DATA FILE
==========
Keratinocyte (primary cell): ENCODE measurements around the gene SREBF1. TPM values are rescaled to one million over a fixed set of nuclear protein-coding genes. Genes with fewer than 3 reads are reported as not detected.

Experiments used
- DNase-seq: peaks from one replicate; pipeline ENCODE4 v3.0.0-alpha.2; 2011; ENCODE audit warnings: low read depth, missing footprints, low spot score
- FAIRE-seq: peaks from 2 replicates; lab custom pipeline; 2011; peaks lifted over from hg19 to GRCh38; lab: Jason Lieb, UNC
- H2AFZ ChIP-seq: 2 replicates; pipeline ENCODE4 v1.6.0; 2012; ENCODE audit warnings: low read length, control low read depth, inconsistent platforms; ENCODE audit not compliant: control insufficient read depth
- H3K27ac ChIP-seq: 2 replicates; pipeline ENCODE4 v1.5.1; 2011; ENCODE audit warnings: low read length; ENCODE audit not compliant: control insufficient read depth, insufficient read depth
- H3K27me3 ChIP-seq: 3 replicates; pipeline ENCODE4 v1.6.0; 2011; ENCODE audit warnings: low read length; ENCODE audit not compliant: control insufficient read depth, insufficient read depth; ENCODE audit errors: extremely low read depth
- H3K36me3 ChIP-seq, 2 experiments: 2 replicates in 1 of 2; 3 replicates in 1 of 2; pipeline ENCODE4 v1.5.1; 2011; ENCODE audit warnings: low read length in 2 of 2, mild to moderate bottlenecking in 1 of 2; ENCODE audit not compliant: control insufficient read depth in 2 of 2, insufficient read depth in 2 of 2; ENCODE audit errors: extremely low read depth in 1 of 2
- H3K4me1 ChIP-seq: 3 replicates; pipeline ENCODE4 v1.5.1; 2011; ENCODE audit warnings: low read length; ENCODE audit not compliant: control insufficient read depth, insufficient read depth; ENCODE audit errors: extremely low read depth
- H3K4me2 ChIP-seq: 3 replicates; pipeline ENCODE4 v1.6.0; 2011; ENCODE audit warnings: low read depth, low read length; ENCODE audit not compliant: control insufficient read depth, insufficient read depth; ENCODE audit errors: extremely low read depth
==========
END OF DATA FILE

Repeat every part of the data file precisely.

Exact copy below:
Keratinocyte (primary cell): ENCODE measurements around the gene SREBF1. TPM values are rescaled to one million over a fixed set of nuclear protein-coding genes. Genes with fewer than 3 reads are reported as not detected.

Experiments used
- DNase-seq: peaks from one replicate; pipeline ENCODE4 v3.0.0-alpha.2; 2011; ENCODE audit warnings: low read depth, missing footprints, low spot score
- FAIRE-seq: peaks from 2 replicates; lab custom pipeline; 2011; peaks lifted over from hg19 to GRCh38; lab: Jason Lieb, UNC
- H2AFZ ChIP-seq: 2 replicates; pipeline ENCODE4 v1.6.0; 2012; ENCODE audit warnings: low read length, control low read depth, inconsistent platforms; ENCODE audit not compliant: control insufficient read depth
- H3K27ac ChIP-seq: 2 replicates; pipeline ENCODE4 v1.5.1; 2011; ENCODE audit warnings: low read length; ENCODE audit not compliant: control insufficient read depth, insufficient read depth
- H3K27me3 ChIP-seq: 3 replicates; pipeline ENCODE4 v1.6.0; 2011; ENCODE audit warnings: low read length; ENCODE audit not compliant: control insufficient read depth, insufficient read depth; ENCODE audit errors: extremely low read depth
- H3K36me3 ChIP-seq, 2 experiments: 2 replicates in 1 of 2; 3 replicates in 1 of 2; pipeline ENCODE4 v1.5.1; 2011; ENCODE audit warnings: low read length in 2 of 2, mild to moderate bottlenecking in 1 of 2; ENCODE audit not compliant: control insufficient read depth in 2 of 2, insufficient read depth in 2 of 2; ENCODE audit errors: extremely low read depth in 1 of 2
- H3K4me1 ChIP-seq: 3 replicates; pipeline ENCODE4 v1.5.1; 2011; ENCODE audit warnings: low read length; ENCODE audit not compliant: control insufficient read depth, insufficient read depth; ENCODE audit errors: extremely low read depth
- H3K4me2 ChIP-seq: 3 replicates; pipeline ENCODE4 v1.6.0; 2011; ENCODE audit warnings: low read depth, low read length; ENCODE audit not compliant: control insufficient read depth, insufficient read depth; ENCODE audit errors: extremely low read depth